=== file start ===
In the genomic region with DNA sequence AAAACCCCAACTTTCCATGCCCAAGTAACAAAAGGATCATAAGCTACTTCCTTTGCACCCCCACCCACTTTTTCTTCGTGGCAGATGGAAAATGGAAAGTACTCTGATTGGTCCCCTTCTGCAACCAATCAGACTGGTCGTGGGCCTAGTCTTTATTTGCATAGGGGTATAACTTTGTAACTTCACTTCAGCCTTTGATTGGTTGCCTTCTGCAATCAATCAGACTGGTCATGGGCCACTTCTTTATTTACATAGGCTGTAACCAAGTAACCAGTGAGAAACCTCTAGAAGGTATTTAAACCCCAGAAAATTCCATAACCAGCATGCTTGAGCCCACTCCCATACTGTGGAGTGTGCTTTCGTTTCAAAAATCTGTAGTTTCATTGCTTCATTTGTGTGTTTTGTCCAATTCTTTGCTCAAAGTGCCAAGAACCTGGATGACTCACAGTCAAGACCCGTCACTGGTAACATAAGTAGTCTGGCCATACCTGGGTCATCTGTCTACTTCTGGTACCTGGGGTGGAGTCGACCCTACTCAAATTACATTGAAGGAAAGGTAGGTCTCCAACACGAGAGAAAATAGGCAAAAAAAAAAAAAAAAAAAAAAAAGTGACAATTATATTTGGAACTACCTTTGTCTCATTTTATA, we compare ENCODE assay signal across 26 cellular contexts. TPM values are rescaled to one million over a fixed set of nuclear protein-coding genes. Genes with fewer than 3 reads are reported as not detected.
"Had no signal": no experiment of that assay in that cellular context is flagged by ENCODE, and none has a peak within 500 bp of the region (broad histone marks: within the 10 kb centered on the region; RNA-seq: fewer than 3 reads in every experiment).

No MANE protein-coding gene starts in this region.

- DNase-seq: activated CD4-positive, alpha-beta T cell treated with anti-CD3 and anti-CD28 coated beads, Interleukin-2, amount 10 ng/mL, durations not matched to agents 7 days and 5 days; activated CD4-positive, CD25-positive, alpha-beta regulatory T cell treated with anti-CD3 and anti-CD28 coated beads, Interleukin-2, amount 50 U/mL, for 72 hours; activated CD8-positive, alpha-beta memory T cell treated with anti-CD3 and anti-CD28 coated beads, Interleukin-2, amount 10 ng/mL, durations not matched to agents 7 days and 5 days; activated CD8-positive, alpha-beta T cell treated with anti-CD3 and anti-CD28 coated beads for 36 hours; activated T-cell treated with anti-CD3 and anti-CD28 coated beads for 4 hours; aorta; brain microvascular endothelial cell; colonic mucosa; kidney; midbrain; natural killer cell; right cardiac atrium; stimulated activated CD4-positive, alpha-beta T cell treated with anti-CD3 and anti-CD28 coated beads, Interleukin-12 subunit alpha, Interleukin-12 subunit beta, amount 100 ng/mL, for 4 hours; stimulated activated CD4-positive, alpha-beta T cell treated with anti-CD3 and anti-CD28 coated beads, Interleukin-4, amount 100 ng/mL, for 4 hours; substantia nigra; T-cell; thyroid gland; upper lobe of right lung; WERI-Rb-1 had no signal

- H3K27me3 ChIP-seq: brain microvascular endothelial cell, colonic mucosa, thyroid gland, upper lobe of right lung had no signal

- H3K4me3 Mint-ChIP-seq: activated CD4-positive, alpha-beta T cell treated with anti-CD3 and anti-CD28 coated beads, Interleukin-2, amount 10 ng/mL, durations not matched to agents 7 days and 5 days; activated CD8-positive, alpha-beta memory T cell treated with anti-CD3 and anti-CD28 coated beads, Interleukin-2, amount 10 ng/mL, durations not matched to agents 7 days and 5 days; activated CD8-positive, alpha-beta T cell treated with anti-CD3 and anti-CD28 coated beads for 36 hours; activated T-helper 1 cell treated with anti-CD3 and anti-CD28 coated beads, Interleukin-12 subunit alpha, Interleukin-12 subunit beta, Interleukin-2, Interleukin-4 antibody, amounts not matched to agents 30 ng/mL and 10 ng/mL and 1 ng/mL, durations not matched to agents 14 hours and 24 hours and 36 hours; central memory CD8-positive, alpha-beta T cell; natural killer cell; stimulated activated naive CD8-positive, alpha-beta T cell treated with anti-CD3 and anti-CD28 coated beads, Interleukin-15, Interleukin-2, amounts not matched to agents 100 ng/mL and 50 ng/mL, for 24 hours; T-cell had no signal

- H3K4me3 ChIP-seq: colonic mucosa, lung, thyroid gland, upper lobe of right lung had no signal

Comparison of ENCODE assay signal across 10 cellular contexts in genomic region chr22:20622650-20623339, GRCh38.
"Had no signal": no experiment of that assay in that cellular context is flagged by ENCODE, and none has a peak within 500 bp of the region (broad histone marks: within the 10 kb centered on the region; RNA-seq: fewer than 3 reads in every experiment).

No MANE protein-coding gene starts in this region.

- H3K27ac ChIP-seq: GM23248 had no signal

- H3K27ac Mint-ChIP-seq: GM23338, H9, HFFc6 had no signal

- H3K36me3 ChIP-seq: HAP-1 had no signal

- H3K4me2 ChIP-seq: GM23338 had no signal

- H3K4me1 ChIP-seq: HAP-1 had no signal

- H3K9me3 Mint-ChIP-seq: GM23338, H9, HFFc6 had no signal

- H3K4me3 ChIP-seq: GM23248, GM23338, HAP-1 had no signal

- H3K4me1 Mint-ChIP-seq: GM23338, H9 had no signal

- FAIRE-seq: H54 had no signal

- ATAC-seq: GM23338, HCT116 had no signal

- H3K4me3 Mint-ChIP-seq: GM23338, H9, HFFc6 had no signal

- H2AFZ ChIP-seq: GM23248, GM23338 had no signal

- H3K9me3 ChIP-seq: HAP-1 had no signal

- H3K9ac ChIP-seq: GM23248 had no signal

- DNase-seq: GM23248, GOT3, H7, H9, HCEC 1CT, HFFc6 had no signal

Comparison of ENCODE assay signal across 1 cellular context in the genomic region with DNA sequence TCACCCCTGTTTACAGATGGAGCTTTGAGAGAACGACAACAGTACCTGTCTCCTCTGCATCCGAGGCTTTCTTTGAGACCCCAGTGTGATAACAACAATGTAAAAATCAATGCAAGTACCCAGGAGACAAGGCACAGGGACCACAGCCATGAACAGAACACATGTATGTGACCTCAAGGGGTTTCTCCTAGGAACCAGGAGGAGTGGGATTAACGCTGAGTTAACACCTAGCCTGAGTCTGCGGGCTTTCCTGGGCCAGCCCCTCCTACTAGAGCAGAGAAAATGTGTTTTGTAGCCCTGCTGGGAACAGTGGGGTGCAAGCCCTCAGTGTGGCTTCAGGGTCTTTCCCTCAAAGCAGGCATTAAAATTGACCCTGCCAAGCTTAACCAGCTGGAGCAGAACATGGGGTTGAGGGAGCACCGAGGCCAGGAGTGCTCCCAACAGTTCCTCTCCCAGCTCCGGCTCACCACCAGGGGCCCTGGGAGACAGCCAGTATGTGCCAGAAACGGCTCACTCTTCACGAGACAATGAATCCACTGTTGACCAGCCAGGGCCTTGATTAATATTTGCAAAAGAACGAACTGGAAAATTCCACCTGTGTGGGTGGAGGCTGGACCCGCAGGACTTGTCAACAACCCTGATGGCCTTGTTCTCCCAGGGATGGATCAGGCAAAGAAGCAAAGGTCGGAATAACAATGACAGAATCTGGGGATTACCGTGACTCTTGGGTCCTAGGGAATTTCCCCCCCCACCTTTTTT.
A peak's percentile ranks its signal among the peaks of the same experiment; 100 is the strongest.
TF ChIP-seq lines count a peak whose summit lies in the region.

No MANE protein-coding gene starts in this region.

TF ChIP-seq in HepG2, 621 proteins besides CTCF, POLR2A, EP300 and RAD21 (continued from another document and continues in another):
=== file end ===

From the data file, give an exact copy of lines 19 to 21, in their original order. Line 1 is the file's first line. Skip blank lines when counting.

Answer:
- FAIRE-seq: H54 had no signal

- ATAC-seq: GM23338, HCT116 had no signal

- H3K4me3 Mint-ChIP-seq: GM23338, H9, HFFc6 had no signal